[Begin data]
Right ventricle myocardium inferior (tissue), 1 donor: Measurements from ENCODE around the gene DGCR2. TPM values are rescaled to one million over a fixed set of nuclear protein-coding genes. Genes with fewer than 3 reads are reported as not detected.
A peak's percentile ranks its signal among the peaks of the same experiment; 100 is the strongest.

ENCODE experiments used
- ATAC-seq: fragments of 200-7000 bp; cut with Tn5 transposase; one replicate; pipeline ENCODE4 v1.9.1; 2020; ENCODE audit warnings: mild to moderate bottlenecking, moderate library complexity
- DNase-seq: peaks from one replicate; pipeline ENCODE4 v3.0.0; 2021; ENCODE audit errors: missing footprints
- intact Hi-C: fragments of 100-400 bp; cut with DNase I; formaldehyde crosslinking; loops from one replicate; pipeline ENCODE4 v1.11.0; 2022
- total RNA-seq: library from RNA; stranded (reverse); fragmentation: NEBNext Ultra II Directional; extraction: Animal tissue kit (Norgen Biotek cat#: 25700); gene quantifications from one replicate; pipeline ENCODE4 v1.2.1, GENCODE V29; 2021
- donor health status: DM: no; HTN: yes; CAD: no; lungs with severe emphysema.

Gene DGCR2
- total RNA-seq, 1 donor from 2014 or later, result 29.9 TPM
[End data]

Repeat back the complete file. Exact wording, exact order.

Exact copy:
Right ventricle myocardium inferior (tissue), 1 donor: Measurements from ENCODE around the gene DGCR2. TPM values are rescaled to one million over a fixed set of nuclear protein-coding genes. Genes with fewer than 3 reads are reported as not detected.
A peak's percentile ranks its signal among the peaks of the same experiment; 100 is the strongest.

ENCODE experiments used
- ATAC-seq: fragments of 200-7000 bp; cut with Tn5 transposase; one replicate; pipeline ENCODE4 v1.9.1; 2020; ENCODE audit warnings: mild to moderate bottlenecking, moderate library complexity
- DNase-seq: peaks from one replicate; pipeline ENCODE4 v3.0.0; 2021; ENCODE audit errors: missing footprints
- intact Hi-C: fragments of 100-400 bp; cut with DNase I; formaldehyde crosslinking; loops from one replicate; pipeline ENCODE4 v1.11.0; 2022
- total RNA-seq: library from RNA; stranded (reverse); fragmentation: NEBNext Ultra II Directional; extraction: Animal tissue kit (Norgen Biotek cat#: 25700); gene quantifications from one replicate; pipeline ENCODE4 v1.2.1, GENCODE V29; 2021
- donor health status: DM: no; HTN: yes; CAD: no; lungs with severe emphysema.

Gene DGCR2
- total RNA-seq, 1 donor from 2014 or later, result 29.9 TPM